Up and Away

There are two types of water start in kiting. Firstly you’ve got the dive your kite madly down, get pulled off downwind and then frantically try to get your kite pointing back up whilst carving hard upwind in an effort to get some tension back in your lines to make the kite finally obey type. And secondly you’ve got the start with the kite behind you, turn it across so that it pulls you up onto the board, and then once you’re up your kite is still high enough that you can dive it down for some extra power type. Hopefully you’ll agree that the later version is best suited to strapless surfboards in the quest for success?

Realistically the idea of coming up onto the board without the kite pulling like mad is preferable when you don’t have any straps to glue the board onto your feet.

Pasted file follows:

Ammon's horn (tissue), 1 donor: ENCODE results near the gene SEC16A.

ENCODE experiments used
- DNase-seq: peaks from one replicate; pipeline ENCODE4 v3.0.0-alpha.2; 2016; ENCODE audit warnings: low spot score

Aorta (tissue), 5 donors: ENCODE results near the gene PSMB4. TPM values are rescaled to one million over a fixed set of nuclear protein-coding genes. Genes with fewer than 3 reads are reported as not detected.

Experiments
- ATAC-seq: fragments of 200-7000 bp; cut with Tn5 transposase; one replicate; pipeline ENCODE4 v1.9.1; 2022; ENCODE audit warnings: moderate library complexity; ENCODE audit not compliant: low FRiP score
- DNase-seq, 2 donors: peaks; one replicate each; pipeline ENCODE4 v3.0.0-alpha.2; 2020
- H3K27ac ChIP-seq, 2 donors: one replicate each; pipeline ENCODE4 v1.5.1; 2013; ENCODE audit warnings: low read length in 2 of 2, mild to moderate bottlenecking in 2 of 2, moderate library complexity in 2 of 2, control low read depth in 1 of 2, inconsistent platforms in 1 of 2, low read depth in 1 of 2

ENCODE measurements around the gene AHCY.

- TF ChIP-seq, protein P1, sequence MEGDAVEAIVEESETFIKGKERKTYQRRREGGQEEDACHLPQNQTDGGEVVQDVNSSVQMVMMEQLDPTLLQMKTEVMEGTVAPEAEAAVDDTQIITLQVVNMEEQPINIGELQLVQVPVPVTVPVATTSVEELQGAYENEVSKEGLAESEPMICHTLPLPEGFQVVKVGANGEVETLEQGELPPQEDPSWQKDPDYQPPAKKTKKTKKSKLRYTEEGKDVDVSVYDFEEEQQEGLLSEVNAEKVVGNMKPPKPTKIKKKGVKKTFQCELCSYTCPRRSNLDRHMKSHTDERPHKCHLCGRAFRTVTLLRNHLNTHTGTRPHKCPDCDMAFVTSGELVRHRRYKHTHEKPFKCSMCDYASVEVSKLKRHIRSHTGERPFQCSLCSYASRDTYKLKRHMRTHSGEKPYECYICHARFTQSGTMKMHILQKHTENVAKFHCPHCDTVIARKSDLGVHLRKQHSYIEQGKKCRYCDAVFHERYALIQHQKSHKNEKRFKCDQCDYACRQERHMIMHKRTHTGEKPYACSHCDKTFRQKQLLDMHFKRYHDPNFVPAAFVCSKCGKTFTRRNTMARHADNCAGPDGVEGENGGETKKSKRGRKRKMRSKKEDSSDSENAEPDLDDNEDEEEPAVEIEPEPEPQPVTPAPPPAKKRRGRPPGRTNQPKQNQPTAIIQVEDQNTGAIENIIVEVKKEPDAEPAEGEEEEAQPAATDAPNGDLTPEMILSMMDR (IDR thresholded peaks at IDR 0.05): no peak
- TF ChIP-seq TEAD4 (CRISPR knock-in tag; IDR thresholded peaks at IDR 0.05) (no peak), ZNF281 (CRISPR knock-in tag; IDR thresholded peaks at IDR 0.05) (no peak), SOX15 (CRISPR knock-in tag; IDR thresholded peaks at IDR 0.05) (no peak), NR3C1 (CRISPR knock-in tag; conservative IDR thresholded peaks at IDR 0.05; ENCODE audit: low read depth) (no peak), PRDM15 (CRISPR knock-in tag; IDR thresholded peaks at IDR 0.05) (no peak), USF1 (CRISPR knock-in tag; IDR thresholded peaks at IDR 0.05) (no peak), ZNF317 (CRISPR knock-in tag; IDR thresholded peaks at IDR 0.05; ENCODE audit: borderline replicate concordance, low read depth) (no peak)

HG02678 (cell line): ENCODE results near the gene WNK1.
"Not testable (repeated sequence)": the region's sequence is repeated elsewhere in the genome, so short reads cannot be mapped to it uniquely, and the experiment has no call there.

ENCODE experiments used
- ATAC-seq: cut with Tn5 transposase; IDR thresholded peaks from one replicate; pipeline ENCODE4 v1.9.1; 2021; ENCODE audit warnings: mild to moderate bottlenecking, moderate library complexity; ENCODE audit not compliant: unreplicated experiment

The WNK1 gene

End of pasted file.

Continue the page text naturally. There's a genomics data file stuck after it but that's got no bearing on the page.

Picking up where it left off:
In Pic D. Karine is up on the board and heading off in the direction she wants. Karine has kept her weight low by coming up onto the board with both legs bents. If she had straight legs she’d get pulled straight over and off the board. To achieve this she started with her kite at 1 o’clock. This meant that as she turned her kite back by pulling on her front hand, it rose up and over, pulling her up with its lift as it travelled across towards 11 o’clock. This results with her being lifted up onto the board, rather than being pulled across the board. From here she can then continue to dive the kite as it is still high, and as it dives it will pull her forward not down wind. As the kite slowly pulls forward she can adjust her weight and lean back against the kite. If she had dived the kite too aggressively she would have had to lean back early, and with her weight over her back foot she would have turned the board up into wind.

Last Words

In essence the whole shebang is all about having the board in the right place, with the correct power in the kite, and getting comfortable before even trying to get up. Rushing to make it all happen will only make life more difficult. Once everything is in place the actual water start should be fairly effortless.